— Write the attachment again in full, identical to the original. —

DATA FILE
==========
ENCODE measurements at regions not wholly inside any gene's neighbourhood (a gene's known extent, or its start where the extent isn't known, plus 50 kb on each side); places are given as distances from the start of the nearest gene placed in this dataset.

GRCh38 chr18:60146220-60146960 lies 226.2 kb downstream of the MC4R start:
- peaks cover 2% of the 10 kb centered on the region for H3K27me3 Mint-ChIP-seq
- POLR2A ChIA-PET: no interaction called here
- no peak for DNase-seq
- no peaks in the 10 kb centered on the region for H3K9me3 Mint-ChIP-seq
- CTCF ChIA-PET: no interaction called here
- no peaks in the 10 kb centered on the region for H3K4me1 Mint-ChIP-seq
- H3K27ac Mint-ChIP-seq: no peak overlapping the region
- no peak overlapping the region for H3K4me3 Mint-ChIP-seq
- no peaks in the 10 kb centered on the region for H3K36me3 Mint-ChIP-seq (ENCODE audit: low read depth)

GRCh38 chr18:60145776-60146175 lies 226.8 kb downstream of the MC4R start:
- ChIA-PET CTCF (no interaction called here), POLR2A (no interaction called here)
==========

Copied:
ENCODE measurements at regions not wholly inside any gene's neighbourhood (a gene's known extent, or its start where the extent isn't known, plus 50 kb on each side); places are given as distances from the start of the nearest gene placed in this dataset.

GRCh38 chr18:60146220-60146960 lies 226.2 kb downstream of the MC4R start:
- peaks cover 2% of the 10 kb centered on the region for H3K27me3 Mint-ChIP-seq
- POLR2A ChIA-PET: no interaction called here
- no peak for DNase-seq
- no peaks in the 10 kb centered on the region for H3K9me3 Mint-ChIP-seq
- CTCF ChIA-PET: no interaction called here
- no peaks in the 10 kb centered on the region for H3K4me1 Mint-ChIP-seq
- H3K27ac Mint-ChIP-seq: no peak overlapping the region
- no peak overlapping the region for H3K4me3 Mint-ChIP-seq
- no peaks in the 10 kb centered on the region for H3K36me3 Mint-ChIP-seq (ENCODE audit: low read depth)

GRCh38 chr18:60145776-60146175 lies 226.8 kb downstream of the MC4R start:
- ChIA-PET CTCF (no interaction called here), POLR2A (no interaction called here)